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SMi’s Combat Casualty Care conference will present current and future knowledge of war casualty management, reflecting on experiences from tactical situations and scientific research. It will assess the challenge of diagnosis of combat casualties on the battlefield, evaluating the use of new medical technologies in theatre and the critical matters of aeromedical evacuation, logistical support and military medical training. It will assess the utilisation of the latest communication systems to transmit medical data and recommend improvements and solutions to enhance capability.

This event will provide recommendations with regard to the improvement of armed forces medical support, as well as civil-military health care integration. You will hear of the prospective areas and directions for the further research, discussion procurement and development within battlefield healthcare from an outstanding international speaker line up.

The outstanding international speaker line-up includes Keynote Addresses from:

  • Vice Admiral I L Jenkins CVO QHS FRCS, Surgeon General, Ministry of Defence, UK
  • Major General Roger Van Hoof, MD, Aide to the Belgian King, Chairman, Committee of the Chiefs of Military Medical Services (COMEDS), NATO

And Special Addresses from...

  • Colonel Dr Alan Moloff, Commander, US Defense Medical Readiness Training Institute
  • Colonel Robert Vandre, Director, Combat Casualty Care Research Program, Medical Research and Materiel Command, US Army
  • Colonel Brian Lukey, Director, Military Operational Medicine Research Program, Medical Research and Materiel Command, US Army
  • Colonel Dr Michael Temple, Chief, Training and Doctrine Division and Acting Chief of Staff, Joint Medical Forces Command, Germany
  • Group Captain Neil McGuire, Consultant Advisor in Anaesthetics (RAF), Consultant Intensivist, John Radcliffe Hospital Oxford, Royal Air Force
  • Captain Shari H Kirshner, Deputy Chief Logistics, Bureau of Medicine and Surgery, Naval Medical Logistics Command, US Navy
  • Captain Mick Bowen, Commandant, Defence Medical Education and Training Agency, Ministry of Defence, UK
  • Lieutenant Colonel David Williams, SO1 Clinical Policy, Defence Medical Services Department, Ministry of Defence, UK
  • Wing Commander Dr David Bruce, Command Flight Medical Officer, Headquarters Personnel and Training Command, Royal Air Force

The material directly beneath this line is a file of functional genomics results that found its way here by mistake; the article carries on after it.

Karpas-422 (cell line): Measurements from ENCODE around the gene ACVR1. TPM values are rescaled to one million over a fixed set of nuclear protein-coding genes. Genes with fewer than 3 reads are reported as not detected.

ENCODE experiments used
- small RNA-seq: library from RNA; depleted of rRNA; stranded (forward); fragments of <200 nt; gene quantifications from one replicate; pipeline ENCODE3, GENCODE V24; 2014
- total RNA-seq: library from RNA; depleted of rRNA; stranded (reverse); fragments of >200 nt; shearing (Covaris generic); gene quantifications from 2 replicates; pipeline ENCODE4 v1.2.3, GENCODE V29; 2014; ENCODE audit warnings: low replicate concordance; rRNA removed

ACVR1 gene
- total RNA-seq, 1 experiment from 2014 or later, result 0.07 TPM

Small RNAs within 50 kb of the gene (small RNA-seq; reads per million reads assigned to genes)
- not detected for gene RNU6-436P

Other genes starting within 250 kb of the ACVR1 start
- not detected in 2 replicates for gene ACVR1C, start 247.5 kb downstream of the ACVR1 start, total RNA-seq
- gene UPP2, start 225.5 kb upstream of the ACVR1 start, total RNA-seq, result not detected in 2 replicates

• Tommy Morris, Director, Mobile Computing and Chief Information Technology Officer, Telemedicine and Advanced Technology Research Center, Medical Research and Materiel Command, US Army
  • Dr Emrys Kirkman, Team Leader, Surgical Science, Biomedical Sciences, Dstl

The conference will be chaired by:

  • Professor Dr Erik Fosse, Chairman, Human Factors and Medicine Panel, NATO Research and Technology Organisation
Benefits of Attending Combat Casualty Care:

  • CONSIDER the key challenges facing 21st Century Battlefield Healthcare
  • REVIEW the Combat Casualty Immediate Care policies of the world’s leading military forces
  • IDENTIFY the emerging requirements for improved combat theatre healthcare provision
  • ASSESS the status of emerging healthcare technologies, medical support platforms and medical information systems
  • ANALYSE lessons learned from recent operations in Afghanistan and Iraq and recent real-time exercises

Full programme details are available NOW and the official conference brochure will be available to download from this site on the 3rd August 2005.

Conference programme

8:30 Registration & Coffee

9:00 Chairman's Opening Remarks

Colonel Alan Moloff

Colonel Alan Moloff, Commander, US Defense Medical Readiness Training Institute

9:10 KEYNOTE ADDRESS - MILITARY HEALTH CARE IN A CHANGING WORLD

Vice Admiral I L Jenkins CVO QHS FRCS

Vice Admiral I L Jenkins CVO QHS FRCS, Surgeon General, Ministry of Defence, UK

  • Key defence medical outputs
  • Deployable operational medical capability
  • The maintenance of fit service personnel
  • Nature of the operations
  • Clinical governance
  • Scientific and evidence base
  • 9:50 SPECIAL ADDRESS - NATO POLICY

    Major General Roger Van Hoof MD

    Major General Roger Van Hoof MD, Aide to the Belgian King, Chairman, Committee of the Chiefs of Military Medical Services (COMEDS), NATO

  • Transformation of NATO influenced by external and internal factors
  • Transformation of national armed forces
  • Transformation of military medical services
  • Effect of these transformations on Alliance casualty management policy and requirements
  • 10:30 Morning Coffee

    11:00 GERMAN CASUALTY CARE

    Colonel Dr Michael Temple